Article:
As Chinatown's ill reputation reemerged in the 1970s with the publicized gang crimes and continued neglect of substandard housing in the area, tourism began to decline. Visitors perceived the area as a "ghetto" taking their commercial business elsewhere. As Chinatown's tourist industry suffered, the entire area's once stable economy suffered. To counter this image, the Chinese Six Companies and other Chinese merchants began heavily emphasizing the safety and attractiveness of visiting the area. These marketing efforts alongside quieter initiatives to improve conditions for residents throughout the 1970s enabled the area's tourism-dependent economy to continue functioning. Similar dynamics of area leaders internally addressing social issues while externally maintaining commercial tourist appeal continued to the end of the 1900s. Now, Chinatown has established itself as the top tourist site in the city even as the area remains contested by forces of economic and social development.
San Francisco's Chinatown is home to the Chinese Consolidated Benevolent Association (known as the Chinese Six Companies), which is the umbrella organization for local Chinese family and regional associations in Chinatown. It has spawned lodges in other Chinatowns in the late 19th and early 20th centuries, including Chinatown, Los Angeles and Chinatown, Portland.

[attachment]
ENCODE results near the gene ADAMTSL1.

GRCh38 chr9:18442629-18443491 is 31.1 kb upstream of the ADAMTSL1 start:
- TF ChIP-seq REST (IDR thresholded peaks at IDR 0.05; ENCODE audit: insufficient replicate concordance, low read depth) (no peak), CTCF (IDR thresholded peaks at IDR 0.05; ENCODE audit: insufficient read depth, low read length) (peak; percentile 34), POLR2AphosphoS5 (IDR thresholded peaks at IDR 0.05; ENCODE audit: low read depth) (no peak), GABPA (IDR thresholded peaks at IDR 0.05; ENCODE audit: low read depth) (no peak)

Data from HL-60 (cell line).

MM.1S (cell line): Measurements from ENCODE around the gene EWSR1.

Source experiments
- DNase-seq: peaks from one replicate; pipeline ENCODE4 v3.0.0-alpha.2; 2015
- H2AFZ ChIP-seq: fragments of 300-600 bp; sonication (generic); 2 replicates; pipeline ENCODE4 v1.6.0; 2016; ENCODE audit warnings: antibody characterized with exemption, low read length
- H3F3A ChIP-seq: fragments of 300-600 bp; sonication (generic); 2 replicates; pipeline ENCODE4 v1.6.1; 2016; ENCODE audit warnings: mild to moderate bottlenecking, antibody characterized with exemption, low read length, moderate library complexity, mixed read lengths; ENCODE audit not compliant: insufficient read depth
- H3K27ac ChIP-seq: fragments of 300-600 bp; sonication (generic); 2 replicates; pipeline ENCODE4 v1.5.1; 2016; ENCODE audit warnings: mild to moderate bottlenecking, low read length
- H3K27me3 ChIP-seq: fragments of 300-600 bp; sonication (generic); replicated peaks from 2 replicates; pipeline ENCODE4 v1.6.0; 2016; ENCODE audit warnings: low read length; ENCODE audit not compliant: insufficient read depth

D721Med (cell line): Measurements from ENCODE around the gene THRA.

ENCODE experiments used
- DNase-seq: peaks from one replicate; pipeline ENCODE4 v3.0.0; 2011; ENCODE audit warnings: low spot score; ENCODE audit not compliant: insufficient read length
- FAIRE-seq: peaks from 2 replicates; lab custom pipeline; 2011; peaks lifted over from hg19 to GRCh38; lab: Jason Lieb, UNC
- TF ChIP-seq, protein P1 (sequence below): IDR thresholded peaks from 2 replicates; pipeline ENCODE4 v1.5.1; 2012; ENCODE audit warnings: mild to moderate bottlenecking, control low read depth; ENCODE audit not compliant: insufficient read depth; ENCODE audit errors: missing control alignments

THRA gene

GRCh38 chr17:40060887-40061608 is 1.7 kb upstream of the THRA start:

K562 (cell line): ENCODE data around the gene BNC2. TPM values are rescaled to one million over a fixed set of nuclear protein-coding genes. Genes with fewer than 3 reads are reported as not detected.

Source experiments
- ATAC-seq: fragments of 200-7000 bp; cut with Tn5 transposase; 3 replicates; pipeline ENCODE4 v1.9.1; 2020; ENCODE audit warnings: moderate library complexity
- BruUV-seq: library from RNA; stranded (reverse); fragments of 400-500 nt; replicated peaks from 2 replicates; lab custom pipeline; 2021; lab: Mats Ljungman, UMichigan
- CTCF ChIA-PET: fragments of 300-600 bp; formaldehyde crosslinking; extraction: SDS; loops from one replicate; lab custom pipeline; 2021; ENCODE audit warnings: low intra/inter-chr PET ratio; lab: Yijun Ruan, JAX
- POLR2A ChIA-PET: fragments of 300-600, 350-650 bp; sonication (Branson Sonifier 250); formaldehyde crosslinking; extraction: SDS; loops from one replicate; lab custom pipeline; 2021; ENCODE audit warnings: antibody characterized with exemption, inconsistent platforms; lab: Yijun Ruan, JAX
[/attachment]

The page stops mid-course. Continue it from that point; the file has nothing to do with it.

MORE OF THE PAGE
The Chinese Culture Center is a community based non-profit organization located on the third floor of the Hilton San Francisco Financial District, across Kearny Street from Portsmouth Square. The Center promotes exhibitions about Chinese life in the United States and organizes tours of the area. The Chinese Historical Society of America is housed in a building designed by Julia Morgan as a YWCA, at 965 Clay.